Watch your grammar, young padawan

(Or something more Star Wars-y. Sorry, I’m a different kind of nerd.)

You have to be careful out there with posts on the interwebs about grammar. Case in point: this Medium post that showed up when we were doing a search in class. It ties in to some of my recent posts. The post is called “Yes, Yoda’s Grammar is Technically Correct” and overall it’s correct. Yoda’s grammar is fine (if a bit stilted). The grammar in this post though… not so much.

The first claim of this post is more of the same old:

Every complete English sentence contains a subject and a predicate, with the subject being what the sentence is about (“every English sentence”) […]

Well, not really. Imperative clauses in English do not have overt subjects. The subject is instead implied or retrievable form the context. Yoda uses an imperative in the quote at the top of the article: “Mind what you have learned” – no subject there (The implied subject is “Luke” aka the person that Yoda is speaking to). It’s the same as the signs in London telling you to “Mind the gap”. That doesn’t sound strange. And the sentence before the author makes this claim is “Let me explain”. What’s the subject of that sentence, hmmmm??

On to the next claim from the above quote: “the subject is often what the sentence is about”. Not really. This is a semantic distinction. A sentence’s subject, on the other hand, is a matter of syntax. And syntax doesn’t care who the sentence is about.

As if the author read my mind, the start of the next paragraph is “Ready for a crash course on English syntax?”

You bet I am! The paragraph continues…

The subject of a sentence will always be a noun or a pronoun, and you cannot form a statement without one.

Ruh roh.

The subject of a sentence will NOT always be a noun or a pronoun. It can be a noun or pronoun, but it can also be a finite clause, a non-finite clause, and even a prepositional phrase. And we use the terms noun phrase in linguistics – this covers nouns and pronouns and is better in general for describing languages like English.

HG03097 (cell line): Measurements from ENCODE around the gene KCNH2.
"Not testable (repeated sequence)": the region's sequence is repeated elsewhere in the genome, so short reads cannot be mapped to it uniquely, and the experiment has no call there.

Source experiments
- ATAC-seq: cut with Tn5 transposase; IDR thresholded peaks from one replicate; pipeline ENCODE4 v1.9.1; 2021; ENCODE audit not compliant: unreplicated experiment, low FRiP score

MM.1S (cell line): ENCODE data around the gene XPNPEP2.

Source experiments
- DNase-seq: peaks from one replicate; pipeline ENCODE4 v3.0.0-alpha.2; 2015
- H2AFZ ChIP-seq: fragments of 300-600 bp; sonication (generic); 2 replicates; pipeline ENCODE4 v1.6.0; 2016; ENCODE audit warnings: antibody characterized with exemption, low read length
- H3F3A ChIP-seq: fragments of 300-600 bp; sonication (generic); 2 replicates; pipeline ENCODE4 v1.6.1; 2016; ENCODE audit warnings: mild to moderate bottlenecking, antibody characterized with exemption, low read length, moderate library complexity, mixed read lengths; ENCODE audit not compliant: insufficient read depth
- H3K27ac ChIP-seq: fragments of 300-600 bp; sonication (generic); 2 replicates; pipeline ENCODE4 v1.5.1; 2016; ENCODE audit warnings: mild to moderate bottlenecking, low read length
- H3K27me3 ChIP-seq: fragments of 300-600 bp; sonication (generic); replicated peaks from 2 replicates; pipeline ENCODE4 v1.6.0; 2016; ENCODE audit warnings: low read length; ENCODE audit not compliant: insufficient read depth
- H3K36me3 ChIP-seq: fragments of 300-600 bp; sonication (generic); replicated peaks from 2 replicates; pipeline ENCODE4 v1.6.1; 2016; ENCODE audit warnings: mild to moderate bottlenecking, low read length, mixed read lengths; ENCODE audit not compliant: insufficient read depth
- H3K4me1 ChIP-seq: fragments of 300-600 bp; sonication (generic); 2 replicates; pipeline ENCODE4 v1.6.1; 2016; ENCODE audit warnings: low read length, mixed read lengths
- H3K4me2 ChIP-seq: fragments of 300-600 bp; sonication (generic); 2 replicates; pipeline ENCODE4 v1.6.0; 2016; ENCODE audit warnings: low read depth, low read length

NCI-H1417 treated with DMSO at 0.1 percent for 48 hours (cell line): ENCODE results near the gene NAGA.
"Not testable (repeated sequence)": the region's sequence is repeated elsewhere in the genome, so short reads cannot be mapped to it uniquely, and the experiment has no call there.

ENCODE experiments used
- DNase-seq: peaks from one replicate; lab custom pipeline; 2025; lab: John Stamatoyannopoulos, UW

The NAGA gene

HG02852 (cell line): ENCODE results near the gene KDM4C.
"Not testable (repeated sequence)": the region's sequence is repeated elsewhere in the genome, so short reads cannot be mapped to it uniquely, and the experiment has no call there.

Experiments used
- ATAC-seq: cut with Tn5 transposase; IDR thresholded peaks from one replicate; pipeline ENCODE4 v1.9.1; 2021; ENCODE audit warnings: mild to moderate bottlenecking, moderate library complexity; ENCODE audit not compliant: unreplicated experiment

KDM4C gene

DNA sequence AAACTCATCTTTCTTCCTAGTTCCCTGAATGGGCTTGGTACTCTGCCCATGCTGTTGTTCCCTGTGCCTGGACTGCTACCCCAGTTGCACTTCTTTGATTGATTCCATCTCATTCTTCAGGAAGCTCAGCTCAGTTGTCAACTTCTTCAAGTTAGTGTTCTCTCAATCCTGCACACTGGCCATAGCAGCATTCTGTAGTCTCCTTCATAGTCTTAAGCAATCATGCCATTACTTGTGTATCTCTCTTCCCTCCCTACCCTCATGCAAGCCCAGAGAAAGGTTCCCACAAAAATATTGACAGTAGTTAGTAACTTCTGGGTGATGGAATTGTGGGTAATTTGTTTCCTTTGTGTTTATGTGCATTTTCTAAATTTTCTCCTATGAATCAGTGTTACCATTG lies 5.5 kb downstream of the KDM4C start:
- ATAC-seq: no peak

More importantly though, you can make a statement without a subject. You don’t even need the Force to do so. You want to know who forms a statement without a subject? YODA DOES!!!

The next paragraph makes the same mistake. Objects do not have to be noun phrases. I literally just posted about this. But it’s been known in linguistics for… decades? My undergrad students learn this in their first year.

And not for nothing, the author marks powerful as an object further down in the article and… powerful is definitely not a noun.

Then the Medium post links to Grammarly – HUGE red flag there. Best to stay away from that site, even if they do every now and then happen to write something true.

After this foofaraw comes a truly odd claim:

All of the examples mentioned above use the subject-verb-object (SVO) order of words. But it’s absolutely possible to accurately use those parts of speech in a different order. Consider the following:

The Millennial Falcon (O) is piloted (V) by Han (S).

Abandoning his training (V), Luke (S) left (V) Yoda (O) on Dagobah.

Is (V) Luke (S) ready to fight (V) Vader (O)?”

What is happening here? The first example sentence is misidentified. The Subject is “The Millennial Falcon”. The second example sentence gives… VSVO as one of the orders? That’s not how this works. Syntactic order describes only necessary elements. The third one is a question, which is a mood that is definitely not included in the syntactic ordering of sentences. Syntactic order describes only active declarative clauses are, or those that are taken as the “unmarked” sentence type in languages.

In the author’s defense, the post links to the World Atlas of Linguistic Structures. This is very much supported. That resource is great. *thumbs up* (For what it’s worth, the WALS chapter on syntactic order shows that deciding on a language’s order can be tricky, and that the traditional labels might not be the best way to go.)

And finally we get to the end of the post, which claims that Yoda speaks in OSV order (or Object Subject Verb). The author claims that since OSV is a syntactic order found in some languages in the world, that means that Yoda’s grammar is correct. That’s a really strange claim to make. Just because something is grammatical in one language, doesn’t mean it’s grammatical in every language. That’s insane.

For example, in English it is grammatical to split an infinitive. I mean, when you think about it, the infinitive is already split – it’s literally two words with a space in between them. But in many languages around the world, the infinitive form of a verb is only one word. And sticking an adverb in there absolutely does not work.

There have actually been a few good articles about Yoda’s grammar. And these came out years before this Medium post, which means that the author is just muddying the waters here. So if you want to know what’s going on with Yoda’s grammar, check these out:

“An Unusual Way of Speaking, Yoda Has” by Adrienne LaFrance in The Atlantic.

Two posts by Geoff Pullum on Language Log: and

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